October 26th, 2020

School athletics planning return

By RYAN MCCRACKEN on August 19, 2020.

NEWS PHOTO RYAN MCCRACKEN - Dozens of Rangeland Football Conference alumni stand between members of the Hat High Mohawks, Crescent Heights Vikings, McCoy-Eagle Butte Colts and Brooks Buffalos for the league's 40th season alumni night at the Methanex Bowl on Friday.


Competition will have to wait, but student-athletes at Hat High and Crescent Heights will be able to return to the gridiron for football practices as of Sept. 1.

Medicine Hat Public School Division superintendent Mark Davidson says he spoke with coaches from schools across the district Monday, and outlined three main goals for in-school athletics as the 2020-21 season approaches.

“One was to make sure we meet the expectations set down by the medical officer of health and (Alberta Schools Athletic Association) – to make sure we do everything we can to do this safely,” said Davidson. “Second is to make sure we do our best to make sure that students – if they’re involved in a cohort playing only within a school – that they still feel like it’s a valuable, engaging and exciting experience, so that it’s worthwhile to them. And then finally, to get ready for play in the event that our region is permitted to play based on the COVID numbers.”

The ASAA opted to postpone all of its fall provincial championships until Stage 3 of the Alberta government’s relaunch strategy last Thursday, adding member schools can still hold in-school practices. Although the release stated scrimmages and competition between schools will not be permitted at this time, Davidson says he is hopeful scrimmages will be allowed in the near future.

“We don’t expect that if they’re going to permit practice, that they would limit the ability for a group to play nine-man football, for example, within the team. But we’re still waiting to see what the final direction is,” he said. “We expect that we’ll receive greater detail as we get closer to the beginning of September.”

As it stands, any students wishing to participate in an in-school sport will not be permitted to take part in any sports off campus – such as hockey.

“Really, what they’re allowed is very limited practice within a cohort,” said Davidson. “They’re not permitted to play or practice with students from any other school, and students who are on that team can’t be part of any other athletic cohort, so they can’t play a community sport and also be involved in the in-house practices for basketball or volleyball or any other ASAA-sanctioned sport.”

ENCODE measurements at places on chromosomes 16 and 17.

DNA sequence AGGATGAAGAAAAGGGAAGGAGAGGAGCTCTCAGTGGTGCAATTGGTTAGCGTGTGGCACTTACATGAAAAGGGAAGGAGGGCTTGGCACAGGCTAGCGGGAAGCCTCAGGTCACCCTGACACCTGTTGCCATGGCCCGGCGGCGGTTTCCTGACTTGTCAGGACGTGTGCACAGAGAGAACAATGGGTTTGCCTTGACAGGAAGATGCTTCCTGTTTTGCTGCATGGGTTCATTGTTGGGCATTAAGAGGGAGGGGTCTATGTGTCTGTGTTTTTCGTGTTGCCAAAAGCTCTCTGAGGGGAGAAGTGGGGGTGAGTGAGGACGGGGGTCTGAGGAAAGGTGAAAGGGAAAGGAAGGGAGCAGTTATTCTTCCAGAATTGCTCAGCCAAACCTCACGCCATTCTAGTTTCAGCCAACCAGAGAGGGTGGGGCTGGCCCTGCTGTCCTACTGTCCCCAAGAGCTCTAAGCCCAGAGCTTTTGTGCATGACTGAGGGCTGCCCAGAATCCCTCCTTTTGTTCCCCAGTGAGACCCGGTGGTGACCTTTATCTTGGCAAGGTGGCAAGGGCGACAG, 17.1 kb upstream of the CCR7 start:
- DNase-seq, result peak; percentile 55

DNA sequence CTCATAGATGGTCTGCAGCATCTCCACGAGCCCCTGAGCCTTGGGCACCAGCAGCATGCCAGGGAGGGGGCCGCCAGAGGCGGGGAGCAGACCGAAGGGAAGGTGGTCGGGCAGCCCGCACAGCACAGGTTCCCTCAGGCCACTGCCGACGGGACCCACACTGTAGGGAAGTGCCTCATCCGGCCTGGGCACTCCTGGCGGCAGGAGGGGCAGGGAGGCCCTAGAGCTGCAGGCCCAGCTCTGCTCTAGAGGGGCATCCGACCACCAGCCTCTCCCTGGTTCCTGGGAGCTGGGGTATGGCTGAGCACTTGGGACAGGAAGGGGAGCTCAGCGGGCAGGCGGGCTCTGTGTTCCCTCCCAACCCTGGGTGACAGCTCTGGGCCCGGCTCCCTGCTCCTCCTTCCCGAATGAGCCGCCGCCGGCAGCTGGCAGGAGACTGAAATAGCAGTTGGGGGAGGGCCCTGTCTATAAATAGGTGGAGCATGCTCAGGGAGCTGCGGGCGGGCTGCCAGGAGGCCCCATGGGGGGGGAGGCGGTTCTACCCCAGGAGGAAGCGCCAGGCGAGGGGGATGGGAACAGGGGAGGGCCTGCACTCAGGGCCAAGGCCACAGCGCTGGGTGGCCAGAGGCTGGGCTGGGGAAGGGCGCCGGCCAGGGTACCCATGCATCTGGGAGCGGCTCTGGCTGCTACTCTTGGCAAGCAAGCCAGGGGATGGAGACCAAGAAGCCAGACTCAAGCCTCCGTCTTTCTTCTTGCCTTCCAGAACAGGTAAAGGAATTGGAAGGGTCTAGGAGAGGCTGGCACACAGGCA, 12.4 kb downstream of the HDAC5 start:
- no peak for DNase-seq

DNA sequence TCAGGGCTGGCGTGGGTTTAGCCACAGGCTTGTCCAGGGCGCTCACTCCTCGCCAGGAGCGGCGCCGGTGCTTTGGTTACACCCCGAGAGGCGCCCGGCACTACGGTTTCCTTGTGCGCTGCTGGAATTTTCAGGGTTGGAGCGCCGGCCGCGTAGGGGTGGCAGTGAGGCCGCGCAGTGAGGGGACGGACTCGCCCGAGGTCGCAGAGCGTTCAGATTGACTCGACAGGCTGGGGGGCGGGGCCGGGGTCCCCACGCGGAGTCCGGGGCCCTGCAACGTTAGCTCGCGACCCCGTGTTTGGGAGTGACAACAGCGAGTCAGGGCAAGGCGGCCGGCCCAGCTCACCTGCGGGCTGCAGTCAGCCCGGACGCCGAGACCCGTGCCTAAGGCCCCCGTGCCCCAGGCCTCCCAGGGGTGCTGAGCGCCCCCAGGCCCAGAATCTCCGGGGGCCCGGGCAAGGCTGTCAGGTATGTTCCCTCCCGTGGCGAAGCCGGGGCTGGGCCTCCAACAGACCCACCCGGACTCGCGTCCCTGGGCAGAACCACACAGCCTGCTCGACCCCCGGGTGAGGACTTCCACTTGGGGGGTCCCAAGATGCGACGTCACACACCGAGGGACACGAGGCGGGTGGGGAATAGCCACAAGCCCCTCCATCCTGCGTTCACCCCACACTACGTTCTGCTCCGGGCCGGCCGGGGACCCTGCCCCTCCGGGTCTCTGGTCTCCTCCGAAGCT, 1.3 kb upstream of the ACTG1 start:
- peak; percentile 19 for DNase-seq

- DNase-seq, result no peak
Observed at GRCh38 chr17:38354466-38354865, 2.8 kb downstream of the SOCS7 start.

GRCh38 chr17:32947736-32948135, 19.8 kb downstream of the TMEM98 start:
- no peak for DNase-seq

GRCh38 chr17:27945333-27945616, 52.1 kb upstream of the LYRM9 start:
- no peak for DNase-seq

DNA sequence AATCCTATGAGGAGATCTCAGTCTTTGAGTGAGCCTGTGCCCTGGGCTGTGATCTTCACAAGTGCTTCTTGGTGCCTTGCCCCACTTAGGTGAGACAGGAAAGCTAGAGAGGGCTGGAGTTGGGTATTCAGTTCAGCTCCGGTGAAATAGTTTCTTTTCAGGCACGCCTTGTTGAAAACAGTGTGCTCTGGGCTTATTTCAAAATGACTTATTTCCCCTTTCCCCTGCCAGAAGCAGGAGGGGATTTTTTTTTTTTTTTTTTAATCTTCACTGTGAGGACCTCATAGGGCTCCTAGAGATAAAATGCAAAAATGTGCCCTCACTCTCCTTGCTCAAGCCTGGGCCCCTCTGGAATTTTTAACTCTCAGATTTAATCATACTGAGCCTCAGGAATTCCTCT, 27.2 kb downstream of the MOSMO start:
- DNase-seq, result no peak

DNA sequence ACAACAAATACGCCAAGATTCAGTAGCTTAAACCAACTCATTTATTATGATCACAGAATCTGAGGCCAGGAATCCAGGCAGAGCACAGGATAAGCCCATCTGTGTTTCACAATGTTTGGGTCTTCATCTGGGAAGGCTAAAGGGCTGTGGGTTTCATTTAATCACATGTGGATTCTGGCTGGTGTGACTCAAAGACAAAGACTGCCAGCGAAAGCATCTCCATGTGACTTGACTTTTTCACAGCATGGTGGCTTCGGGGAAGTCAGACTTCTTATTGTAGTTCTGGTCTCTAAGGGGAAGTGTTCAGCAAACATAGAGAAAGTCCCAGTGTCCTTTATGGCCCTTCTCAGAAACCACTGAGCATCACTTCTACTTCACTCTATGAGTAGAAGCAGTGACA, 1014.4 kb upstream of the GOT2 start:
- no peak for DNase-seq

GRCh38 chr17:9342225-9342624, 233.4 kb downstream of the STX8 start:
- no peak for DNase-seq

It’ll provide a challenge for teams across the city – both in the school and in the community – but Davidson points out it’s not the only obstacle. Teams will face stricter cleaning guidelines than in the past, cohort numbers will be restricted to 50 people and efforts must be made to limit contact between individuals.

“There’s so much there about cleaning and sanitizing equipment, stopping practice in order to do those things and then return to practice, the extent to which you try to limit contact – which in a sport like football is challenging,” said Davidson. “I think the greatest challenge for football is the limitation on the size of the cohort. Both of our larger schools, they would have 70-plus people on the field between coaches and players, so that’s something they’ll really have to be mindful of when they create their cohort at the school. Even if you were big enough to create two cohorts within a school, coaches can’t move between those cohorts, nor can students. They’ll have to be really mindful of how they set it up.”

Hat High Mohawks football head coach Quinn Skelton says he’s unsure of how the guidelines will impact this season’s roster size, but he sent out a message to his players Tuesday telling them to get ready for a Sept. 1 start.

“I am excited to get our fall camp going for the first few weeks,” Skelton said in a message to the News. “We are hopeful, our area is doing well with the numbers. Fingers crossed.”

Davidson added he plans on meeting with teams again once the ASAA releases its next set of directions.

“We’ll bring our occupational health and safety coordinator together with coaches, myself and maybe other members of my staff to talk about what the broad expectations are that we need to follow,” he said. “Then what are sport-specific challenges they might face, what supports they might require in order to make it work.”

The News reached out to Medicine Hat Catholic Board of Education for comment but did not receive a response by press time.

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